United States (Conversation) – The 116th Congress will be the most diverse in U.S. history: 126 women will take office, including 43 women of color. Yet, as many have noted, this new diversity is confined to one side of the aisle.
The number of Republican women in Congress is actually dropping from 23 to 13. Only one out of 36 freshman female representatives is a Republican. So while 2018 certainly was the Year of the Woman, Republican women are watching from the sidelines.
Whether you are progressive or conservative, this is bad news. As political scientists, we strongly believe that both democracy and feminism work best when there is a critical mass of women in each major political party. A democracy should reflect the diversity of its society. Considering that women make up over half of the U.S. population but only 23 percent of Congress, American democracy already under represents women. For Republican women, the mismatch is even more pronounced.
Nearly half of all women in this country regularly vote for Republican candidates. For example, Donald Trump won 41 percent of the female vote in 2016 and Mitt Romney won 44 percent in 2012. Yet the overall numbers of Republican women candidates and elected women has stagnated at around 15 percent for the past two decades and is now declining.
This is important for many reasons.
GOP women add value to the democratic process
For one, Republican women, both as voters and legislators, often have different policy views and priorities than their male counterparts. Elected Republican women have provided crucial voices in setting policy. For example, Republican women were vocal in their support to reauthorize the 1993 Violence Against Women Act last year. Republican women have also been able to speak about womanhood in a language that fellow conservative lawmakers could relate to. Further, GOP women have forged bipartisan compromises in the past few decades with Democratic women.
More generally, research has shown that women on both sides of the aisle provide excellent constituency service and are more effective lawmakers than men. In other words, it is a problem for all of us from Republican districts – and for democracy more generally – if women are mostly concentrated in one party.
Higher hurdles for GOP women
So what can be done?
Most importantly, we should dispel the myth that the decline of women in the GOP is a Republican “war on women” with the GOP actively trying to keep women out of the party. Instead, our research shows that Republican women face greater barriers to entry compared to either Democratic women or Republican men.
First, Republican women have more limited access than Republican men to campaign dollars at the crucial primary stage when fundraising numbers signal candidate viability.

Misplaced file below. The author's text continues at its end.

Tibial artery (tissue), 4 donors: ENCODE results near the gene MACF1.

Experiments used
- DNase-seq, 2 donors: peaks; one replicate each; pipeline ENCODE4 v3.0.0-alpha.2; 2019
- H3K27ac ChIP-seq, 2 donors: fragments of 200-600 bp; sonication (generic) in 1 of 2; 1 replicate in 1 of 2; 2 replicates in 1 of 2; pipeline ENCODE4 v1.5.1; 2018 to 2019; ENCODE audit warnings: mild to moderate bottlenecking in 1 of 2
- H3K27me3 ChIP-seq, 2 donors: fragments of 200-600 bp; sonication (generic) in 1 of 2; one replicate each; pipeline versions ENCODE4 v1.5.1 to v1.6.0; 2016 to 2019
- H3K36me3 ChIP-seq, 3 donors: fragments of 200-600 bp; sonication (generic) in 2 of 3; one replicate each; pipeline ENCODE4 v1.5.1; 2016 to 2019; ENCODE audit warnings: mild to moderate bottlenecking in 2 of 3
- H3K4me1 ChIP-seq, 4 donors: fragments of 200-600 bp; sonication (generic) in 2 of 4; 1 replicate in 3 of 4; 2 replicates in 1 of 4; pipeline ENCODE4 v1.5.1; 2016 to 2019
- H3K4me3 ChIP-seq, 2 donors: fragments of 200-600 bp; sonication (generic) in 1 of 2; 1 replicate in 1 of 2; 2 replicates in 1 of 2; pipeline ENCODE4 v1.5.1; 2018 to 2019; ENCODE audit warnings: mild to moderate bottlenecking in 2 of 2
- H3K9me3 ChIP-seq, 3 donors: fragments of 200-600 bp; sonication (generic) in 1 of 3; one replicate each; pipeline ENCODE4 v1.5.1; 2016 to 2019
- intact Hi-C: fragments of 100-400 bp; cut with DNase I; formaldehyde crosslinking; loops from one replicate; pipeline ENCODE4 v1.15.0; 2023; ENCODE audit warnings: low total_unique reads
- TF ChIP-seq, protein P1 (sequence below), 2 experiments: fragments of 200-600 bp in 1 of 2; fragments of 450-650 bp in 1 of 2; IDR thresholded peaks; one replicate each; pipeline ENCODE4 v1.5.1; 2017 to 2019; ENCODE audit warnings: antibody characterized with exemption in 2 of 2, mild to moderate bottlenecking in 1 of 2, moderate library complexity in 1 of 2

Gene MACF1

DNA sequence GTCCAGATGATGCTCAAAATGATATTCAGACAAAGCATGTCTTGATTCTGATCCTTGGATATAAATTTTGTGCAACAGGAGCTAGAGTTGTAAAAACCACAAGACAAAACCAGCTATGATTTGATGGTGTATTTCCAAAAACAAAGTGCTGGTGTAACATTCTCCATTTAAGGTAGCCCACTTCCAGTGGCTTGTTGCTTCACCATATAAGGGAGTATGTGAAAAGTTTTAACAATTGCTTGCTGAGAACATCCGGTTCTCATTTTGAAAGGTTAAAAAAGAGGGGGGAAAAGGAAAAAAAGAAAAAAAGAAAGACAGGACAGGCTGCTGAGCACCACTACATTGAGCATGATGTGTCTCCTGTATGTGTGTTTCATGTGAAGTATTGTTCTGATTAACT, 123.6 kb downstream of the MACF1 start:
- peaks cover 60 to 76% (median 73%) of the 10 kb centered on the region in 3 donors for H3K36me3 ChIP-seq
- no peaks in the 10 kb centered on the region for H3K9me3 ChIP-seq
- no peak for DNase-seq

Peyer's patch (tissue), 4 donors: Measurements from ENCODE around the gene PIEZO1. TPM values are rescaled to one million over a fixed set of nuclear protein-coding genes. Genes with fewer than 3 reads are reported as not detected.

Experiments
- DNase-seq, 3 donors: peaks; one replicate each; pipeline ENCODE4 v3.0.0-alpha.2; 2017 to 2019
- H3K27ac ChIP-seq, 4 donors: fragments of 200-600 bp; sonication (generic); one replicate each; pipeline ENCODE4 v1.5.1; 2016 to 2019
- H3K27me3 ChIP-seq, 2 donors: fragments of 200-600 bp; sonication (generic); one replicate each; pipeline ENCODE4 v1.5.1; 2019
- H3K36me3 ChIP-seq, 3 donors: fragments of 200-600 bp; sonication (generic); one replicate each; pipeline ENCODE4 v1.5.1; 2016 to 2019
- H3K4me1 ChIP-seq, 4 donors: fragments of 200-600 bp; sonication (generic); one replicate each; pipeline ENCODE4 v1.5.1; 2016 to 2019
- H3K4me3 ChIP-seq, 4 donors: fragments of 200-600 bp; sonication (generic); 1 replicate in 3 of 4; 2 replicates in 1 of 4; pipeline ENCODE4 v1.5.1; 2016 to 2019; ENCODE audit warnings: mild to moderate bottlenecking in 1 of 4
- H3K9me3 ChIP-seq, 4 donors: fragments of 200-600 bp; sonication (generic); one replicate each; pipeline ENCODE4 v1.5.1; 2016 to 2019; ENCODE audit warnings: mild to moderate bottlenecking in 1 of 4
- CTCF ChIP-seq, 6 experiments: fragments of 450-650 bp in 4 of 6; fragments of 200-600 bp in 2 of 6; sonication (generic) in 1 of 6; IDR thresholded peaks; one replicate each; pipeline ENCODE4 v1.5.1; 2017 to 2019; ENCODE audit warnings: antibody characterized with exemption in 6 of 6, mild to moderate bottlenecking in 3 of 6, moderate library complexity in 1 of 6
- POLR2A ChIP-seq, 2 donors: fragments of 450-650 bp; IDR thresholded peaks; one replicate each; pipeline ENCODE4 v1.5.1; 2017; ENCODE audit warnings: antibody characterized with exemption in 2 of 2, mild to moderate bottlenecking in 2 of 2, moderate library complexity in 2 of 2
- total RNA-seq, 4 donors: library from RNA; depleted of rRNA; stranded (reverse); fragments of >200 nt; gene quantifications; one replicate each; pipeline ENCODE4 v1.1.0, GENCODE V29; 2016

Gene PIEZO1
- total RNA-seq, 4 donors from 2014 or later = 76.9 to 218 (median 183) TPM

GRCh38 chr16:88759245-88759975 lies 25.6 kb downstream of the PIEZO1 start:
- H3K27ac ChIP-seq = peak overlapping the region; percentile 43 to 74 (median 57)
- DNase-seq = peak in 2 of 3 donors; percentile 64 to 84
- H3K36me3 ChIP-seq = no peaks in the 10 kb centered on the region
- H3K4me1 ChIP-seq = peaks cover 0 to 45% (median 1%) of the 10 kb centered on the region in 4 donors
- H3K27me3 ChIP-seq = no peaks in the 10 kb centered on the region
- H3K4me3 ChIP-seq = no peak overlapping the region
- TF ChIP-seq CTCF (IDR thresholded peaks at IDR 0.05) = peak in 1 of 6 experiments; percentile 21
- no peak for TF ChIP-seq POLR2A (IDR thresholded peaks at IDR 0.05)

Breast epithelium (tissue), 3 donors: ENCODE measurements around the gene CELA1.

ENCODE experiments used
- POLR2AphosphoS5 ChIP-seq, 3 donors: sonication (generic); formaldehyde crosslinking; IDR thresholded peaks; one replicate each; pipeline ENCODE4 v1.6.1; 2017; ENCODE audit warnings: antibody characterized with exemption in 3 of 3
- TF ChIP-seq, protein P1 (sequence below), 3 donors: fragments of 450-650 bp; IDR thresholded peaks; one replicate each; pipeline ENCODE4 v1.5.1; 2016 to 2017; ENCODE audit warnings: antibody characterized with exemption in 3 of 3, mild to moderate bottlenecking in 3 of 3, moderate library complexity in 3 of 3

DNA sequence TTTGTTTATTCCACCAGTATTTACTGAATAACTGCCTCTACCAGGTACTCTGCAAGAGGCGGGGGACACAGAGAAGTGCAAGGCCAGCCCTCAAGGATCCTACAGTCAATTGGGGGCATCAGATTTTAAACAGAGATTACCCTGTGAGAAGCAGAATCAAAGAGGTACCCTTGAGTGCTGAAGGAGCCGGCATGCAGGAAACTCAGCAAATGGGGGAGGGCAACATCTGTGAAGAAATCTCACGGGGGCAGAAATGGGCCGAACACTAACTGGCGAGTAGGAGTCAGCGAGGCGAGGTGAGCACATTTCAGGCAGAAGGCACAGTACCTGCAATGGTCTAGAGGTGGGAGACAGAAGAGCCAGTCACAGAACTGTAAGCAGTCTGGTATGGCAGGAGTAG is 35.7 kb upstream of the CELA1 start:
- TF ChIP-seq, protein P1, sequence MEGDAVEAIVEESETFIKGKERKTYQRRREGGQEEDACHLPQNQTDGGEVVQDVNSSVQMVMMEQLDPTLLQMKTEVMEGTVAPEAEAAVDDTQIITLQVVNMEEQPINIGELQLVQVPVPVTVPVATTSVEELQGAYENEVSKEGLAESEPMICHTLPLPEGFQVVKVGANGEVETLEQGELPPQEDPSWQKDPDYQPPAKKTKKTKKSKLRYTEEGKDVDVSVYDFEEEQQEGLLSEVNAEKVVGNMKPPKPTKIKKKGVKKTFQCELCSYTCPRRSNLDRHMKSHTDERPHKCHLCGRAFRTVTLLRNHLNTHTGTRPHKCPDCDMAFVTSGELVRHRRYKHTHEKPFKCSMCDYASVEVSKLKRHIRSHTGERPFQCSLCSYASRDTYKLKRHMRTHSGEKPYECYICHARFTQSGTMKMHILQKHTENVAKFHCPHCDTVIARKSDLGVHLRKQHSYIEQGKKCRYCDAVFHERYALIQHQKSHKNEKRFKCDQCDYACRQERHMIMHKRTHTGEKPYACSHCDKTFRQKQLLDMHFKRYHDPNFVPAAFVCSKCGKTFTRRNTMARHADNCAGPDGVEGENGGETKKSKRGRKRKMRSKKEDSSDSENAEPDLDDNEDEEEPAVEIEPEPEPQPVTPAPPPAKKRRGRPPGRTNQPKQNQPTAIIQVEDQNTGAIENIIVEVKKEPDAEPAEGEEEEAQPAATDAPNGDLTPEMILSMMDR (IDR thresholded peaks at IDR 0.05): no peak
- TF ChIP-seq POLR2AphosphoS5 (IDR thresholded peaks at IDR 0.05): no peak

Both in individual donations and political action committee, or PAC, giving, the picture looks bleak for Republican women. In 2018, Republican women raised approximately US$19 million from women donors. Compare that to $159 million Democratic female candidates raised from women.
One of the biggest problems for Republican women is that they do not have access to an established and well-funded PAC network. While Democrats have EMILY’s List, which supports pro-choice Democratic women as candidates, and many more well-funded progressive women’s PACs, conservative women’s PACs are fragmented and underfunded. One conservative counterpart to EMILY’s List is the Susan B. Anthony List, which supports pro-life candidates of both genders. In 2018, EMILY’s List spent almost $69 million in support of Democratic pro-choice women. In contrast, the SBA List spent around $799,000 in support of pro-life candidates including Democratic and Republican men.
In addition to limited funds, conservative women PACs lack visibility and viability. WISH List, supporting pro-choice Republican women, faltered within 10 years and ShePAC within two years. Research by political scientists Rosalyn Cooperman and Melody Crowder-Meyer show that few GOP donors have heard of these efforts. Low visibility and limited funds mean that an endorsement of such PACs carries little weight compared to the endorsement of EMILY’s List, which is widely seen as a signal of viability and leads to an influx of donations from other sources.
Other efforts to increase the number of Republican women such as the National Republican Congressional Committee’s “Project GROW” – which stands for “Growing Republican Opportunities for Women” – have also fallen short. As the first female head of the National Republican Congressional Committee, New York Rep. Elise Stefanik recruited over 100 women to run for the Republican Party. Only one of them won office.